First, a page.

#scicomm

How Our Early Life Upbringing Can Be the Root of Our Anxiety

July 31, 2020

Is your mother to blame for your constant anxiety? For decades, Sigmund Freud made it popular belief that all mental health problems were products of how your parents raised you. Although this idea fizzled out by the 1980’s, it still influences the way many clinicians treat their patients. However, your mother is not necessarily to blame for your anxiety, especially in a society where socioeconomic challenges can have a huge impact on parenting.

Storytelling Tips from Don't Be Such A Scientist

June 17, 2020
Storytelling is vital to successful science communication. However, our inner scientist can often get in the way of telling a good science story. I read Don’t Be Such a Scientist by Randy Olson to learn more about what I can do to improve my storytelling.

Udderly Complex: Sustainability of Cow and Plant-Based Milks

May 18, 2020

“An almond doesn’t lactate, I will confess” was Food and Drug Administration Commissioner Scott Gottlieb’s response during a debate over whether alternative “milks” can really call themselves milks, a conversation spurred by their recent rise in popularity. These “milks,” also known as plant-based milks, are non-dairy beverages made from a water-based extract of crops like soy, oat, rice, and almonds.

Considerations in Animal Research: Genetic Backgrounds Matter, Even 1%

May 13, 2020

Graduate student Nycole Copping works as a researcher in Dr. Jill Lynn Silverman’s lab at the UC Davis MIND Institute, a center dedicated to developing treatments for and spreading awareness of neurodevelopmental disorders. Neurodevelopmental disorder research often involves investigating behaviours of inbred mouse models for disorders such as autism spectrum disorder (ASD) and Angelman syndrome (AS). 

Science Says Presents: Posters in the Park

March 30, 2020

We have all been to a science conference where half of the talks or posters are too complex for most of the conference-goers. We have also tried to explain our work to somebody outside of our labs – a member of our cohort, a faculty member, a roommate, a family member – and failed to explain it clearly. For those of us in science outreach, communicating difficult research can get ten times harder when we go to community events and talk to non-science members of the public. Why is communicating our daily work so difficult for most of us?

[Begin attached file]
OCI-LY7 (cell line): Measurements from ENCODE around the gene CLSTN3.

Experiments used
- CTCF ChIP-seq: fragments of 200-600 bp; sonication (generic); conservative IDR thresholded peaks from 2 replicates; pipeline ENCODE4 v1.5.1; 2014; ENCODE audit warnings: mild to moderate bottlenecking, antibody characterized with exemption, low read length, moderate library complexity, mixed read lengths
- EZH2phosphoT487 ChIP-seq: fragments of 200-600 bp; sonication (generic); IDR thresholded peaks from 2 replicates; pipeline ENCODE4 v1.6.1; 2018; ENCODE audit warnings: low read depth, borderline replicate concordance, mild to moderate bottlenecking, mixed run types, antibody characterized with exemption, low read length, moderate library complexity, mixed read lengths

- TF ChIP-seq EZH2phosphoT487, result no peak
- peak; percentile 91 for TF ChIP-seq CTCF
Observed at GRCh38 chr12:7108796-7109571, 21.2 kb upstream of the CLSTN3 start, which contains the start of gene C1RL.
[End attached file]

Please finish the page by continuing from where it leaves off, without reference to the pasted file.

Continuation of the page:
Science Storytelling Workshop Recount

March 30, 2020

An extended PDF of the workshop with notes and examples from the in-person event can be found here for all those that wish to participate from home

Key Takeaways from Improv for Science

March 11, 2020

This February, Lucas Hatton led us through a two-part improvisational theater, or improv, workshop where we participated in improv games to learn two key skills: active listening and spontaneity. As scientists, these skills are important for every communication opportunity: we must listen and adapt quickly to communicate effectively with a given audience. If you missed the workshop, I highly recommend participating in the future.

 

Nasal Sprays Aren't Just For Allergies

February 19, 2020

Flu season can be stressful, especially if you’re afraid of needles. But what if you could receive your flu shot as a nasal spray instead? Research shows this noninvasive, intranasal delivery method may be possible in the near future but there are difficulties.